New evidence that females might benefit most from a low-salt diet
A low-salt diet may be more beneficial in lowering blood pressure in females than males, report scientists who found that while actual salt retention isn't higher in females, there is still an effect that drives pressure up.
Females also might benefit most from drugs that directly block aldosterone, a hormone and blood vessel constrictor that is naturally higher in females and is further elevated by a high-salt diet, they report in the journal Hypertension.
After just seven days on a high-salt diet, the ability of female mice to relax blood vessels decreased while their blood pressure increased, says Dr. Eric Belin de Chantemele, physiologist in the Vascular Biology Center at the Medical College of Georgia at Augusta University.
"When we gave mice a high-salt diet for a week, we saw an increase in blood pressure of about 10 mmHg—which is significant clinically—only in the females," says Dr. Jessica L. Faulkner, MCG postdoctoral fellow and the study's first author.
Treatment with the aldosterone antagonist eplerenone restored a healthier blood pressure and the ability of the lining of the blood vessels to relax, says Belin de Chantemele, the study's corresponding author.
Blood pressures in males and females were similar at the start of the studies and aldosterone levels were higher in the females, a typical difference between the sexes, which Faulkner and Belin de Chantemele had previously found.
"We thought that if the female mice have more aldosterone than the males, they should be more salt- sensitive," says Belin de Chantemele. "That is what really pushed us to do this study."
Eating too much salt is a daily occurrence for most of us and one of aldosterone's functions is increasing sodium and fluid retention by the kidneys, the scientists say. There is supposed to be sort of seesaw effect so that when we eat too much salt, aldosterone levels go down so we don't retain too much salt, which drives up fluid retention and blood pressure.
The MCG scientists found that in males, the aldosterone-salt interaction action works: increased salt intake suppresses aldosterone, which helps protect males from this path to hypertension.
However, females taking in a lot of salt don't suppress aldosterone as much, so aldosterone levels and blood pressure both are higher, Faulkner says.
In this scenario, rather than holding onto more fluid and salt, aldosterone appears to cause problems by impairing the ability of blood vessels to relax. In fact, the scientists found no evidence that the kidneys, which should eliminate excessive sodium, were the problem. Both sexes excreted more sodium when they consumed more, and the females actually excreted the most.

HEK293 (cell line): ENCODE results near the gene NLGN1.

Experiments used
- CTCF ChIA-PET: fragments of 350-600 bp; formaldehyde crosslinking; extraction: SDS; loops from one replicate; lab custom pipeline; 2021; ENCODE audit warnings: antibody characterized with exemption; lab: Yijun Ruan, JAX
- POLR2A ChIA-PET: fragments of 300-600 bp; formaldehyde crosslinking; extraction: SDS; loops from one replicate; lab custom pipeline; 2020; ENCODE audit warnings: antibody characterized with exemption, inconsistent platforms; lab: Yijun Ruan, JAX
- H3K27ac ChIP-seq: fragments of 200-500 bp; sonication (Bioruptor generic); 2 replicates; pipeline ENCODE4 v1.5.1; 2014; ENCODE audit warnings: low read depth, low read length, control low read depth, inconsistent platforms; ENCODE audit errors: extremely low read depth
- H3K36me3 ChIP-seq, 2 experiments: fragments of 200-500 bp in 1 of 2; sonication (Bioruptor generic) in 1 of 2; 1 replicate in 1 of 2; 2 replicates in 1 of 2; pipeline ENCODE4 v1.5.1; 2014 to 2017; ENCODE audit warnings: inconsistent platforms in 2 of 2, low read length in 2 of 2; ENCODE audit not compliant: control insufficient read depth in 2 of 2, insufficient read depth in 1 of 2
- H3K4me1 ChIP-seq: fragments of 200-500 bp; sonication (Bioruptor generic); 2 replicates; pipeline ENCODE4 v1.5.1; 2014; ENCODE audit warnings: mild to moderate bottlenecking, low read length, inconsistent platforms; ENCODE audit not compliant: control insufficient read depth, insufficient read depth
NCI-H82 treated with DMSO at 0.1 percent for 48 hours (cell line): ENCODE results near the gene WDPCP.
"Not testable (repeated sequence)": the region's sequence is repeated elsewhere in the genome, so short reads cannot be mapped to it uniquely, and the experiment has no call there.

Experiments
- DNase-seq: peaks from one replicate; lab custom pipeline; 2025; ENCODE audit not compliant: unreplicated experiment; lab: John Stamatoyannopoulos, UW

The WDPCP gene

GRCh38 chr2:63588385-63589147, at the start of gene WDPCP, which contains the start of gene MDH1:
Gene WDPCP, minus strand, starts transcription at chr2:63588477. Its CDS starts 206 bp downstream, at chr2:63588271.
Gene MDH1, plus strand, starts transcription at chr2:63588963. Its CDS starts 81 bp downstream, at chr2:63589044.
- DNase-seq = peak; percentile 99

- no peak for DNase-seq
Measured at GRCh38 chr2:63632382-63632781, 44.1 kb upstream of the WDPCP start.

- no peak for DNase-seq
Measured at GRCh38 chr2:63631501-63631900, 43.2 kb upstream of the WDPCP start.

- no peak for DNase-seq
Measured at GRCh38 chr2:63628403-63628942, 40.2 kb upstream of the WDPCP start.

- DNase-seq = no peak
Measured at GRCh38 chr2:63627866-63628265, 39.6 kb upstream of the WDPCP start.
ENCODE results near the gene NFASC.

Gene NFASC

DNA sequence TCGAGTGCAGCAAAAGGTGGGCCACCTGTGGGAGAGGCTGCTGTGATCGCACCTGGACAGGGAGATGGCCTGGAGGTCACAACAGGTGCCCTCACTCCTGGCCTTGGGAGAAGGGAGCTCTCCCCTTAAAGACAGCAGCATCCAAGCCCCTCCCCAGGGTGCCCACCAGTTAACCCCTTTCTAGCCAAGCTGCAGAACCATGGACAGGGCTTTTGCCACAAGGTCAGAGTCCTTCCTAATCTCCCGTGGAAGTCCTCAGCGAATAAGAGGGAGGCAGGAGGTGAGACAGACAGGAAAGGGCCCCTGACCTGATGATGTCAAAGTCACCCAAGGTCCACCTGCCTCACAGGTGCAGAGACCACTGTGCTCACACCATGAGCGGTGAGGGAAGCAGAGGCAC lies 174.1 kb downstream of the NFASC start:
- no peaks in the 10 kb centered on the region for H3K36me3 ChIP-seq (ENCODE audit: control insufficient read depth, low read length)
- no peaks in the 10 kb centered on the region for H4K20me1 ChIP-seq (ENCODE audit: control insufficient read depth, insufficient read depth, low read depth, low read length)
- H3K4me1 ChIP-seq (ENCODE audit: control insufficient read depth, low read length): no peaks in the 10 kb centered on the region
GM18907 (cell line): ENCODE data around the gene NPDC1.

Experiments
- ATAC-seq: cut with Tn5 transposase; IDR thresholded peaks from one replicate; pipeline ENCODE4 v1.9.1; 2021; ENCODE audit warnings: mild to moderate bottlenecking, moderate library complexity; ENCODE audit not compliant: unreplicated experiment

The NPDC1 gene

"In the salt-sensitivity field there are two main concepts," says Belin de Chantemele. "One is it's mediated by the kidney retaining more salt. Another one suggests that it's an improper relaxation of the blood vessels in people who are salt-sensitive. Our data supports that second concept."
When they used the drug, eplerenone—a diuretic that blocks the receptor for aldosterone and is already used to treat high blood pressure and more commonly heart failure—it restored blood pressure and endothelial function in the females.
It decreased both day- and nighttime measures of the systolic blood pressure (top number which indicates pressure when the heart is contracting), diastolic pressure (bottom number, which indicates pressure when the heart is relaxed) and mean arterial pressure (an average between the two which gives an overall idea of blood flow).
In males, the drug didn't affect any of those pressures or alter the function of the endothelial cells that line blood vessels and aid their contraction and relaxation.
The findings provide more evidence that the aldosterone system is a particularly good target for females in the face of pathological problems like obesity and salt-sensitive hypertension, they write.
The females actually experienced lower activity than males of the renin-angiotensin system, a kidney-based system for regulating blood pressure and fluid levels often targeted by common hypertension medications like ACE inhibitors.
Clinical studies have indicated that females are generally more salt-sensitive, but those findings have not held up in animal studies—which mostly have been done in male rodents—until now.
The INTERSALT study, for example, of more than 10,000 males and females worldwide from 1984-97 surmised that high salt intake is an important and preventable factor in increasing blood pressure trends and that females are more at risk than males for salt-sensitive increases in their blood pressure.
The MCG investigators' previous work has indicated that female mice are particularly susceptible to mineralocorticoid receptor activation and aldosterone-mediated hypertension mechanisms. Mineralocorticoids are steroid hormones produced by the adrenal gland that affect salt and water balance in the body. Aldosterone is the primary mineralocorticoid and works directly in the kidneys to get the kidneys to hold onto sodium and water.
The American Heart Association says a normal blood pressure in less than 120/80.